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Business inventories for July 2016 reported by the Census Bureau

U.S. inventories were unchanged as stocks at retailers fell, suggesting an anticipated boost from inventory investment to third-quarter economic growth could be modest.

The Commerce Department said on Thursday the flat reading in inventories followed an unrevised 0.2 percent increase in June.

Economists had forecast inventories, a key component of gross domestic product, edging up 0.1 percent in July.

Retail inventories fell 0.3 percent in July, instead of decreasing 0.4 percent as reported in an advance report published last month. They rose 0.4 percent in June.

Retail inventories excluding autos, which go into the calculation of GDP, also fell 0.3 percent in July after rising 0.2 percent in June.

An outright drop in inventory investment subtracted almost 1.3 percentage points from GDP growth in the second quarter, the largest drag in more than two years, restricting the rise in output to an anemic 1.1 percent pace.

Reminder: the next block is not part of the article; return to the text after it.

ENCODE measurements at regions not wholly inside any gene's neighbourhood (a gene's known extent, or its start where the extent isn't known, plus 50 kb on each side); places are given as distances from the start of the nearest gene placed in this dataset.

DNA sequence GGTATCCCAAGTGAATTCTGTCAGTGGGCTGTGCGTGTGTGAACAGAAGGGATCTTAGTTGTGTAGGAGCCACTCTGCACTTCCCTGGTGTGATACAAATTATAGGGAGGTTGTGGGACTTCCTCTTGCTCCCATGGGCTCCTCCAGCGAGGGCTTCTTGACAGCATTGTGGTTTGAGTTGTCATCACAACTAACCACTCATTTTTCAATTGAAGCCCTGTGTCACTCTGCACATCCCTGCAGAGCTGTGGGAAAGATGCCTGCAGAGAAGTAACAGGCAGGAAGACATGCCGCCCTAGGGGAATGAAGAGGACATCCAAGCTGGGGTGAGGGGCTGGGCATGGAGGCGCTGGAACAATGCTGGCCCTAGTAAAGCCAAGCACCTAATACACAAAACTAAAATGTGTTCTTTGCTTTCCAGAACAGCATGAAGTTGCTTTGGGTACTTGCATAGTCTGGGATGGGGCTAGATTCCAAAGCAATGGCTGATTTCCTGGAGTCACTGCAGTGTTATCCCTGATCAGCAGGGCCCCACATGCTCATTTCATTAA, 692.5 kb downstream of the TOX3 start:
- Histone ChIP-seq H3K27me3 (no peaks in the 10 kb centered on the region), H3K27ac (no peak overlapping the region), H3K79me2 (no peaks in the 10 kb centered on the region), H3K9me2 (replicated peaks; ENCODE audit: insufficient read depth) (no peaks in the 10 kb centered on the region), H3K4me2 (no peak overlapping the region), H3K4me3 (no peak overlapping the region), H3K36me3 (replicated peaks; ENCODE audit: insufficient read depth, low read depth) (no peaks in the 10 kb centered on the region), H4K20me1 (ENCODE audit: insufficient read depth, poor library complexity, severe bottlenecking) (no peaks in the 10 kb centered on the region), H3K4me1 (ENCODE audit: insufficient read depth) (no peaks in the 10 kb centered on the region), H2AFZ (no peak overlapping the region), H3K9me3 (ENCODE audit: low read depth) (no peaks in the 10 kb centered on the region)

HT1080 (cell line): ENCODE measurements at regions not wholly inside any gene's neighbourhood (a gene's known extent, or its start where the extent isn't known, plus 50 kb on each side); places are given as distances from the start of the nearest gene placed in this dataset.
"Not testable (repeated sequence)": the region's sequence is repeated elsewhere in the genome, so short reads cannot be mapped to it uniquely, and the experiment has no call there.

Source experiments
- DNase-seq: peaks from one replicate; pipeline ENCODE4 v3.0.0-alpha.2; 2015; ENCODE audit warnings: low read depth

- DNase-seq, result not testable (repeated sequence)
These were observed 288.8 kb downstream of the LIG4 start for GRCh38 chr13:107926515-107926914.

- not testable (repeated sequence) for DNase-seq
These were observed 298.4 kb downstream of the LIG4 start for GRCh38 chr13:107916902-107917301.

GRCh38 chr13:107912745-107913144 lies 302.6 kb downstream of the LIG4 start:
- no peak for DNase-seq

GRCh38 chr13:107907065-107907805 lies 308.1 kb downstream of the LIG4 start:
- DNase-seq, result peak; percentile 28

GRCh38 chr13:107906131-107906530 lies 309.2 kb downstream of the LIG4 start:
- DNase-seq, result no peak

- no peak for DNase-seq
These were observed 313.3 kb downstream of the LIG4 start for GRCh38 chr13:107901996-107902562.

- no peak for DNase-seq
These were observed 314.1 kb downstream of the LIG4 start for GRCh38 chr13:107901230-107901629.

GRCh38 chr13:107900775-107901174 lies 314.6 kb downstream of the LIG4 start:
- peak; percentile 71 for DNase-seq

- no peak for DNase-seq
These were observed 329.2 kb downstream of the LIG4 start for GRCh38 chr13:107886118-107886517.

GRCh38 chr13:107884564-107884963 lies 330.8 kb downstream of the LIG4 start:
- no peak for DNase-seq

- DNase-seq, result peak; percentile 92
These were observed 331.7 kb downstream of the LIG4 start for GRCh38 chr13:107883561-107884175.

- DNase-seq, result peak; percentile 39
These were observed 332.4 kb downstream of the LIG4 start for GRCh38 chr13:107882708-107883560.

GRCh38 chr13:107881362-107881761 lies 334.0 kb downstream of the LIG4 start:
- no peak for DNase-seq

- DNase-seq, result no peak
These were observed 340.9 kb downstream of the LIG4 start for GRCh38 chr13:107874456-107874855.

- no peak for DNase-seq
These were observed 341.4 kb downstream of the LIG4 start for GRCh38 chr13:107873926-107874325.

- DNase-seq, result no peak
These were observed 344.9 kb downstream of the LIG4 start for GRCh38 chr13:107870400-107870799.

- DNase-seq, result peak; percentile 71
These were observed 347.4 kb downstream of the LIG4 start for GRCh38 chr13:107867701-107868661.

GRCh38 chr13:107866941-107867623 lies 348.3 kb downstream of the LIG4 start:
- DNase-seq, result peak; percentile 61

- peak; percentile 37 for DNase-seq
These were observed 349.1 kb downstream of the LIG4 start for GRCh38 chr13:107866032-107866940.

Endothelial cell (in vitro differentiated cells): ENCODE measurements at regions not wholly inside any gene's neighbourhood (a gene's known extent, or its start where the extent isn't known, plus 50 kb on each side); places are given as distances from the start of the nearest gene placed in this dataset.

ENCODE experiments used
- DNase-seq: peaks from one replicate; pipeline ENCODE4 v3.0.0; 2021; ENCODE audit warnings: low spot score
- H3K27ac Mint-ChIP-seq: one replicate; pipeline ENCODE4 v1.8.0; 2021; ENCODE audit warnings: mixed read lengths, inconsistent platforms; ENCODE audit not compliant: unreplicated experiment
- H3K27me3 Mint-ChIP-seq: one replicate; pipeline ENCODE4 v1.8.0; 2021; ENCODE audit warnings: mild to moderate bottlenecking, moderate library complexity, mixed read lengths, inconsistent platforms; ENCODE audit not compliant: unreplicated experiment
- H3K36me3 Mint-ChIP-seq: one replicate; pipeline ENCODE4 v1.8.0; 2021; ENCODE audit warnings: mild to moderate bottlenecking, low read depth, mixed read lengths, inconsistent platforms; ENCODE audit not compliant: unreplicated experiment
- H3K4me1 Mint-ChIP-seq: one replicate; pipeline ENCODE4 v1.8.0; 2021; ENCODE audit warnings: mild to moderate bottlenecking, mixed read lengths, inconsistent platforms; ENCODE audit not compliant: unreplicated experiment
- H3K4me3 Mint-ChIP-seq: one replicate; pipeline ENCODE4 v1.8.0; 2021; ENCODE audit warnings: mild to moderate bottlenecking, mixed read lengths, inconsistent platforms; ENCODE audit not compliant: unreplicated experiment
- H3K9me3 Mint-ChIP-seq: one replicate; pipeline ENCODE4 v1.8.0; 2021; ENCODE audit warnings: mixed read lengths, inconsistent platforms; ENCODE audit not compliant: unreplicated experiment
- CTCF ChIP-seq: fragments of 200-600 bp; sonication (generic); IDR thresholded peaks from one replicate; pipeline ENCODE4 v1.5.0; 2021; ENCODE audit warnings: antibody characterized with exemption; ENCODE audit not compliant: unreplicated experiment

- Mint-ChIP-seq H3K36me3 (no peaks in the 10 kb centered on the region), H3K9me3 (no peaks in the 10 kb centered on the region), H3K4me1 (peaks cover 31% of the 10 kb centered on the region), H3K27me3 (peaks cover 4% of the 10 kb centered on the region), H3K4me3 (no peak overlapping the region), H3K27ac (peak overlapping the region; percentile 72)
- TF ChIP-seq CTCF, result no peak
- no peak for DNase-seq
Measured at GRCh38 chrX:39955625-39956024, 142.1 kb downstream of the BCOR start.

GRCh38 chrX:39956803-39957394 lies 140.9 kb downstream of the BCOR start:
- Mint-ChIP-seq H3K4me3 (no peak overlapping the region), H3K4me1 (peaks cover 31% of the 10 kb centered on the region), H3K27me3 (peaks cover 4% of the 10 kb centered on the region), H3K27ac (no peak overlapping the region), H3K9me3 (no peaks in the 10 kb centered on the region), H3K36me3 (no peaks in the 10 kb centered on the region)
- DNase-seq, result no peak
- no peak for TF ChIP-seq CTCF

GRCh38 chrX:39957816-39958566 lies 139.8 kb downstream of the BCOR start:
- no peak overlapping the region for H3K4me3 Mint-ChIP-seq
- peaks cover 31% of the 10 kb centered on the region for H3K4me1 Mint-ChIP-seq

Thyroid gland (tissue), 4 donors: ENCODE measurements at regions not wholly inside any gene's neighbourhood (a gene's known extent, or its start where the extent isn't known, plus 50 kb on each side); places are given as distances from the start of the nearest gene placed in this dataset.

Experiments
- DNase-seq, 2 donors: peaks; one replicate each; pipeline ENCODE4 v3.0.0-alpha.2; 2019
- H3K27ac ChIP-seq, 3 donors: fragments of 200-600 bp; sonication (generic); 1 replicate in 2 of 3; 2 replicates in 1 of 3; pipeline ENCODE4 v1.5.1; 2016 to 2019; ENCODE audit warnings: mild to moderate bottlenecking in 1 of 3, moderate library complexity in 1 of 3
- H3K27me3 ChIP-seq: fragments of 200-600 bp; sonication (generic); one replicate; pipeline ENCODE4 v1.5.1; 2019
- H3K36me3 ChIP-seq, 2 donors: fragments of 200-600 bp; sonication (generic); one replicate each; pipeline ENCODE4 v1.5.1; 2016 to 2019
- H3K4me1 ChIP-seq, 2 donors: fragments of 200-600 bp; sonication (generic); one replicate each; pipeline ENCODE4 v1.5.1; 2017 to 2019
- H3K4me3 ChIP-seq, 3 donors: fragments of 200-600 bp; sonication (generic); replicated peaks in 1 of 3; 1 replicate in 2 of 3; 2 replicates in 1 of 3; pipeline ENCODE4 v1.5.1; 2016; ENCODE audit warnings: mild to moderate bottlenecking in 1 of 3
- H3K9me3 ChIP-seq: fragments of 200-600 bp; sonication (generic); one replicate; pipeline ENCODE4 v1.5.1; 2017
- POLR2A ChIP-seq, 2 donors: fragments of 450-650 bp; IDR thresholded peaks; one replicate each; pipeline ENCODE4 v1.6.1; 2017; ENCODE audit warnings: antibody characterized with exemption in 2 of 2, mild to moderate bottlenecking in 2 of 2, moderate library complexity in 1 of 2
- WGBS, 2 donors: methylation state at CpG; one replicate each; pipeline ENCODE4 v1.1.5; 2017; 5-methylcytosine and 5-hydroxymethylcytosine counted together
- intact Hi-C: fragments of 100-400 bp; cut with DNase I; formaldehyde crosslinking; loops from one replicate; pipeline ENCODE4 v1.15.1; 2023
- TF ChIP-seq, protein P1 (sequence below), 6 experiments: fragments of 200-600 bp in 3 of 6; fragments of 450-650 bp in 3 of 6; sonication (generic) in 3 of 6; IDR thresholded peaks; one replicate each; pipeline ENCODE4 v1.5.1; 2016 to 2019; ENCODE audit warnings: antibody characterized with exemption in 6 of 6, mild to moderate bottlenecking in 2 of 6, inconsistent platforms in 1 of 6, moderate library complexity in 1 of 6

Economists expect inventory accumulation will rebound in the third quarter and account for much of the anticipated acceleration in GDP growth. The Atlanta Federal Reserve is currently forecasting the economy growing at a 3.3 percent rate in the third quarter.

Inventories have weighed on GDP growth since the second quarter of 2015 as businesses sold stockpiles of unwanted goods, helping to undercut manufacturing activity.

Business sales fell 0.2 percent in July, the biggest drop since February, after rising 1.0 percent June. At July's sales pace, it would take 1.39 months for businesses to clear shelves, unchanged from June.

That is still a high ratio that poses a risk that the inventory correction could extend into the third quarter.

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